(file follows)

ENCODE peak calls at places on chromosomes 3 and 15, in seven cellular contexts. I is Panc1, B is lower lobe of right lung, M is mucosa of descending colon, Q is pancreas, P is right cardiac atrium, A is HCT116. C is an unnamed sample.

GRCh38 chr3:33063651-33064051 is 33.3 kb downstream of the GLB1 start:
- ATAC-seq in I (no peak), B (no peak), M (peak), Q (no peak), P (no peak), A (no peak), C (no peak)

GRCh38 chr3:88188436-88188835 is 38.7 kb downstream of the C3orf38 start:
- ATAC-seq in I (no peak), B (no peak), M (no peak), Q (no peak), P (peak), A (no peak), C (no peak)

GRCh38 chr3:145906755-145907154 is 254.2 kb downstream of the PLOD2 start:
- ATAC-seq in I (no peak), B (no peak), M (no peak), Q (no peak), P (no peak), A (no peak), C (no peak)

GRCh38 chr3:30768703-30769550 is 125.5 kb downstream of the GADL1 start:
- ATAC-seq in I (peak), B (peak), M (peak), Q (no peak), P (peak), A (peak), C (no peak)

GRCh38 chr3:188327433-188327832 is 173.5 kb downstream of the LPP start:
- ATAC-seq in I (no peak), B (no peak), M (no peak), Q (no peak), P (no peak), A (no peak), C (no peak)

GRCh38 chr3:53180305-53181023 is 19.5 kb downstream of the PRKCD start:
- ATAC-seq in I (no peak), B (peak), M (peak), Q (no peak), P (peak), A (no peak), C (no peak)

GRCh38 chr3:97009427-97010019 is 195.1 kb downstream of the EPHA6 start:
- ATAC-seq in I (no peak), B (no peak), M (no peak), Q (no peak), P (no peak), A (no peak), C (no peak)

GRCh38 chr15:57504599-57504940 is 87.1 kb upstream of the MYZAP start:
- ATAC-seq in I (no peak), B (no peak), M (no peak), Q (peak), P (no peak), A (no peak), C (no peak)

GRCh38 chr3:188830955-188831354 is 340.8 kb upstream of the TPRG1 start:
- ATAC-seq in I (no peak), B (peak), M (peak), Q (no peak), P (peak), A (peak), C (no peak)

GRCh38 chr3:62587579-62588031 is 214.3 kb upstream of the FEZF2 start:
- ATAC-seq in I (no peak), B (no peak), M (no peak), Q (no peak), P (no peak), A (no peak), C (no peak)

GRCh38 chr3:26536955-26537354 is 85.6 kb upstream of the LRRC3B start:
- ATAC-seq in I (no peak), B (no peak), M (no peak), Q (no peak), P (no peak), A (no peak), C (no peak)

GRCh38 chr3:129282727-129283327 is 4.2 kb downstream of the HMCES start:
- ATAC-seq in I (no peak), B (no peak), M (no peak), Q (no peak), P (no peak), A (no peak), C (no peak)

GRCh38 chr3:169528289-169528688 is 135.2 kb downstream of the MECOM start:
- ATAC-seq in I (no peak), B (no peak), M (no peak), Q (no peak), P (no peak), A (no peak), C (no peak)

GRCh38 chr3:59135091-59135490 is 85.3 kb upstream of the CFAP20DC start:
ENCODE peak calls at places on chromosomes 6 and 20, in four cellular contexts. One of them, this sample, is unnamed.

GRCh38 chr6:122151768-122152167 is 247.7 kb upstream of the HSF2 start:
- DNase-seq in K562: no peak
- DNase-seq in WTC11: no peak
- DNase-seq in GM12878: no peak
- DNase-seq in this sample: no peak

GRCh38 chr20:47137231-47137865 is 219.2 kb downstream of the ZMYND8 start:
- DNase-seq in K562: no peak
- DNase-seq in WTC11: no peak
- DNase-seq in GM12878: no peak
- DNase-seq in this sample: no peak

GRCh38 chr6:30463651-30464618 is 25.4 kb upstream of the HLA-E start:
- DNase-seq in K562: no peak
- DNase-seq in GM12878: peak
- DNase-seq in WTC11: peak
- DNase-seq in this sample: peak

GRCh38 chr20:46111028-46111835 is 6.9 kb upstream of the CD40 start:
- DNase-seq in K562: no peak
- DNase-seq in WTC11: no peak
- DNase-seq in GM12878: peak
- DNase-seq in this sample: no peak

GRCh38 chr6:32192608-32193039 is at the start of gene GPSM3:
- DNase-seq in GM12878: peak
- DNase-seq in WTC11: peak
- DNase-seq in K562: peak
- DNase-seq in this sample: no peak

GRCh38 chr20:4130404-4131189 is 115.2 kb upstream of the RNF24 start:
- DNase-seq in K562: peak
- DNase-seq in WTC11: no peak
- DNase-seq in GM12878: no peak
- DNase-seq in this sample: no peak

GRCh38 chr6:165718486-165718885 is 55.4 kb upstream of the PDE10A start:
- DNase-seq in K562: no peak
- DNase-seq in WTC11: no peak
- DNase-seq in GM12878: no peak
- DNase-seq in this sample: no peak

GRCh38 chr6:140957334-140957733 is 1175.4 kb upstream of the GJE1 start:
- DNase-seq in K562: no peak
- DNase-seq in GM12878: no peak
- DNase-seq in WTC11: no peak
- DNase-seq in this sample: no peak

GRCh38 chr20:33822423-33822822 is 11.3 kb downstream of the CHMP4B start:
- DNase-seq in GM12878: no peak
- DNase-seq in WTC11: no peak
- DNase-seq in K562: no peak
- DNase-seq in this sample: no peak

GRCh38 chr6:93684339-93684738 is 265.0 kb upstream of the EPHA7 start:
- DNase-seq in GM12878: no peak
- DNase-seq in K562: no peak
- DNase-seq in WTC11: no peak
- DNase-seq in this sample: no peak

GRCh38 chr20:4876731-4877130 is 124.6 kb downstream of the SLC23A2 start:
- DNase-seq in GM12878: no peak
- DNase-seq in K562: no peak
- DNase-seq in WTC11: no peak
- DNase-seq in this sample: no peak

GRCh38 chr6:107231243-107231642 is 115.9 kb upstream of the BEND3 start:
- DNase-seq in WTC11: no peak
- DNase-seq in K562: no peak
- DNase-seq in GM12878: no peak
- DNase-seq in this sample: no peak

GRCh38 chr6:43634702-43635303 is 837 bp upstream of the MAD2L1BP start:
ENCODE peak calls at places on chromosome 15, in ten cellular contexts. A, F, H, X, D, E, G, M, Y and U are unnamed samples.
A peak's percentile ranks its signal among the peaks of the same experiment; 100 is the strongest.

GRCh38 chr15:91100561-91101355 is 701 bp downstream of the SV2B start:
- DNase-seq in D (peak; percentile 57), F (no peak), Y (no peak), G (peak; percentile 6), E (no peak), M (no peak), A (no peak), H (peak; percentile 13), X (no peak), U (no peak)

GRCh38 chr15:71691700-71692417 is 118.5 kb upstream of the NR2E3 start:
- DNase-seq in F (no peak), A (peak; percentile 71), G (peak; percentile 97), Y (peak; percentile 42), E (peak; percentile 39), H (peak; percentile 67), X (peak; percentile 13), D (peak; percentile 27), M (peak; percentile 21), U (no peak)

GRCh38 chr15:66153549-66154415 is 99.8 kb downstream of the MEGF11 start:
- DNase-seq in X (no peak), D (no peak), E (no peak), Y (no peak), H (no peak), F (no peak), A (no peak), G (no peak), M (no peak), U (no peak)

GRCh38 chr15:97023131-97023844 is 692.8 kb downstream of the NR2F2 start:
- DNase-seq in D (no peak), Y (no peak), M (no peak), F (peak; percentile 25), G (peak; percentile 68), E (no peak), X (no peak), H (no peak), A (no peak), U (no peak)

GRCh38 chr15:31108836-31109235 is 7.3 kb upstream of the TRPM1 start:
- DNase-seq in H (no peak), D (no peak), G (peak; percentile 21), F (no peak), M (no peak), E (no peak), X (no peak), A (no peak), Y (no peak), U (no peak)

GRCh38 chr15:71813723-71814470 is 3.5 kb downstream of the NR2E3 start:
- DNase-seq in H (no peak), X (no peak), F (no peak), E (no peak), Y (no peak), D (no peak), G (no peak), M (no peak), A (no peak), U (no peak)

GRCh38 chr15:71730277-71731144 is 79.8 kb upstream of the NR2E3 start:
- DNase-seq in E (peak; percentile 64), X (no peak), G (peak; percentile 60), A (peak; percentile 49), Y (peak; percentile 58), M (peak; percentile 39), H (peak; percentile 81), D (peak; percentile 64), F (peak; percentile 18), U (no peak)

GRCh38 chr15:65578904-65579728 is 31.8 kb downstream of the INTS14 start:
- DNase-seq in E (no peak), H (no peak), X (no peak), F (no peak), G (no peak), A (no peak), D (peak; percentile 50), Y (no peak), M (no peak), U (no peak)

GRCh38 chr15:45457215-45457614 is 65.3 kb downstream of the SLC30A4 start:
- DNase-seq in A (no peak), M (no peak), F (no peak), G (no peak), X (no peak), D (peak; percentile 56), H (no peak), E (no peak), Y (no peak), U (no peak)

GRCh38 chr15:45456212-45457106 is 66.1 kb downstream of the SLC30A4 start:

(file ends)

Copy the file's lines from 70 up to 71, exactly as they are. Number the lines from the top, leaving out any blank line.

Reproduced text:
GRCh38 chr20:33822423-33822822 is 11.3 kb downstream of the CHMP4B start:
- DNase-seq in GM12878: no peak